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Managing a speared alpha male chimpanzee (Pan troglodytes) in Kibale National Park, Uganda
  1. D. Hyeroba, BVM, MSc1,
  2. P. Apell, BVM, MSc1 and
  3. E. Otali, PhD2
  1. Jane Goodall Institute, Plot 24, Lugard Avenue Entebbe, Uganda
  2. Kibale Chimpanzee Project, c/o Makerere University Biological Station, Fort Portal, Uganda
  1. E-mail for correspondence dhyeroba{at}yahoo.com

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HUMAN-inflicted injuries are estimated to affect nearly 25 per cent of the chimpanzee population in Uganda. The most common form of such injury is snaring (Waller 1995, Stokes and Byrne 2000). Snares or traps that are set in chimpanzee habitats are normally intended for other species such as small antelopes (Ohashi and Matsuzawa 2010). Occasionally, people living adjacent to chimpanzees deliberately set traps or launch direct attacks against chimpanzees (Wrangham and others 2000). Chimpanzees are an endangered species and chimpanzee tracking by tourists is a source of foreign income in Uganda (Sugiyama and Soumah 1988, Johns 1995). Efforts to intervene in the case of chimpanzees that have human-caused injuries are therefore justified. The experiences described in this report provide examples of the challenges of administering veterinary care to free-ranging apes, as well as the potential benefits.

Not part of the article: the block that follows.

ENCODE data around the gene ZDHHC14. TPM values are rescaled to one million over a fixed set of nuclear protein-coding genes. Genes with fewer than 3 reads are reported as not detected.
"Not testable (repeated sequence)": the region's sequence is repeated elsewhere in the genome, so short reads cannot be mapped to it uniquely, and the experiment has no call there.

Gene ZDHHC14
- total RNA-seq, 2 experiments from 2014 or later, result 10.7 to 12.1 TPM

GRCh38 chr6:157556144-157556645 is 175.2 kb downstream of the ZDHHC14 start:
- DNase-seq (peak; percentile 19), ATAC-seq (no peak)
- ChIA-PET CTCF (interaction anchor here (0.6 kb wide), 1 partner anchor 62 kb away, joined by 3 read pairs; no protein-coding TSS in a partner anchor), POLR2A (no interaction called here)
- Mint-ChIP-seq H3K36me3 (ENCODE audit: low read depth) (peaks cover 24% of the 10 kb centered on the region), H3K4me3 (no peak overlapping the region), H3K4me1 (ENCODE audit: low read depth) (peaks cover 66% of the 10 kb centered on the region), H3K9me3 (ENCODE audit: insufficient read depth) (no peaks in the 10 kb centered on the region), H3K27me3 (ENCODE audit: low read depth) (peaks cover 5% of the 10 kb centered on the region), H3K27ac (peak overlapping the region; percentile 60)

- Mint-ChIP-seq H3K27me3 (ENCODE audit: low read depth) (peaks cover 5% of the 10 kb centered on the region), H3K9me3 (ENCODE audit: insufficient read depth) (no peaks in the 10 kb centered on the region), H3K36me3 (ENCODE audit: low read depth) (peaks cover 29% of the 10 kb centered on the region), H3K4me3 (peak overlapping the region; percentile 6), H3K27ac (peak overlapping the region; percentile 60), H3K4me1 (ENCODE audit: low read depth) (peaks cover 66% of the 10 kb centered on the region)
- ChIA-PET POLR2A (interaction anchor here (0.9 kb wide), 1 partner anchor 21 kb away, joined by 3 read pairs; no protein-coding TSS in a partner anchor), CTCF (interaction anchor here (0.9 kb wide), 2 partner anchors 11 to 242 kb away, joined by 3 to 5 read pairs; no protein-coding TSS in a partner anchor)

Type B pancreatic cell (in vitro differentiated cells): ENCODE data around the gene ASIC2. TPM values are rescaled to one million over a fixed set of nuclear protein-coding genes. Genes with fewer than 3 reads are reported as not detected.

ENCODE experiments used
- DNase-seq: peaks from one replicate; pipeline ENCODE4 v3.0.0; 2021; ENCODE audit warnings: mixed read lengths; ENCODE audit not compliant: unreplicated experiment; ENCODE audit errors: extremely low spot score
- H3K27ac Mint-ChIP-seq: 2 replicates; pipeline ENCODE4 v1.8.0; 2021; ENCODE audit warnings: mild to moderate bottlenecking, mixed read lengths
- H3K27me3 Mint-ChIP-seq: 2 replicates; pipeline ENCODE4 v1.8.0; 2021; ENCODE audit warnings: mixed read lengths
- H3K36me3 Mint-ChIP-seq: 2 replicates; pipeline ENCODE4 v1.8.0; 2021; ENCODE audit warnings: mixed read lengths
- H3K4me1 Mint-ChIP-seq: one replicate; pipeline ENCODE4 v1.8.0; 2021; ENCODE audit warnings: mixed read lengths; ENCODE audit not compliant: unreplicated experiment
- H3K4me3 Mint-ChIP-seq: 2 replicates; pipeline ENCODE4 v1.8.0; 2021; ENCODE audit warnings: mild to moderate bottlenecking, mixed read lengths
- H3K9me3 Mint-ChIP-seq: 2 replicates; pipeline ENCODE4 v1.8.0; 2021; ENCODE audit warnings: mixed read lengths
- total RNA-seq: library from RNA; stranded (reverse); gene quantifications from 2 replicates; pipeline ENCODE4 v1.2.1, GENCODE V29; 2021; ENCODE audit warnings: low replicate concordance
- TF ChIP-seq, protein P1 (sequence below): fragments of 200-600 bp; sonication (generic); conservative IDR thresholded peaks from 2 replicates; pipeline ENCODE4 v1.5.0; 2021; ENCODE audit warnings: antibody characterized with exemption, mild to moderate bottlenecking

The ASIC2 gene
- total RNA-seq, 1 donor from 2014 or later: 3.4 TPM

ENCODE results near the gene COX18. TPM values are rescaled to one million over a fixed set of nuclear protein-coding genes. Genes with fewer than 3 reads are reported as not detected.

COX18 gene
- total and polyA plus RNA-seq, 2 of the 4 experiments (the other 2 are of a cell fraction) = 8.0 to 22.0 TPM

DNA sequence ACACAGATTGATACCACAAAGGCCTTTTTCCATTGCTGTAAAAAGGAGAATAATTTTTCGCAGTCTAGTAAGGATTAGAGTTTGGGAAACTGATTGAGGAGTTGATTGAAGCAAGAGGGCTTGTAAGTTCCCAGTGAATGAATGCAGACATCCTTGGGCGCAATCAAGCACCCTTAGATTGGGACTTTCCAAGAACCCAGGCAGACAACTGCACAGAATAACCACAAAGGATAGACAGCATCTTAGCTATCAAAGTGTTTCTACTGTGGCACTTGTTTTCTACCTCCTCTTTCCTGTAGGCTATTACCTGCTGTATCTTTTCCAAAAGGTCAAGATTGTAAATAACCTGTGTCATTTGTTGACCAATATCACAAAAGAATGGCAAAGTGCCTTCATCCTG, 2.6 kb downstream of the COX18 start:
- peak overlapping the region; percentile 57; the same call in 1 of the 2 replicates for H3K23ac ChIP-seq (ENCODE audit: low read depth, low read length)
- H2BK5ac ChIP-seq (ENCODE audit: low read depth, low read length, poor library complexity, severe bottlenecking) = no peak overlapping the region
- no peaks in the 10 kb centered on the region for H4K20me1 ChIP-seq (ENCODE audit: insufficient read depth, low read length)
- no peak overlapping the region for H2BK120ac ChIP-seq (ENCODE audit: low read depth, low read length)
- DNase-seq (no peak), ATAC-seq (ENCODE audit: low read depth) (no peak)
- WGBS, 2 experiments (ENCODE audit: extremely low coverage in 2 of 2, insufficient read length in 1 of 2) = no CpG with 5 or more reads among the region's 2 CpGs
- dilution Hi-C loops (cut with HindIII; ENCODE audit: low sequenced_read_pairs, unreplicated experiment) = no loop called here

KNP is a conservation area in Uganda located 35 km south-east of Fort Portal (Struhsaker 1997) that has an estimated population of 1200 to 1400 chimpanzees consisting of non-habituated and habituated groups. There are three habituated communities of chimpanzees (Kanyawara, Ngogo and Kanyanchu). The habituated communities are used for research or tourism. In May 2009, following a crop raid, the alpha male (Imoso) in the Kanyawara research community was speared by hunters. The attack on the animal was witnessed by researchers …

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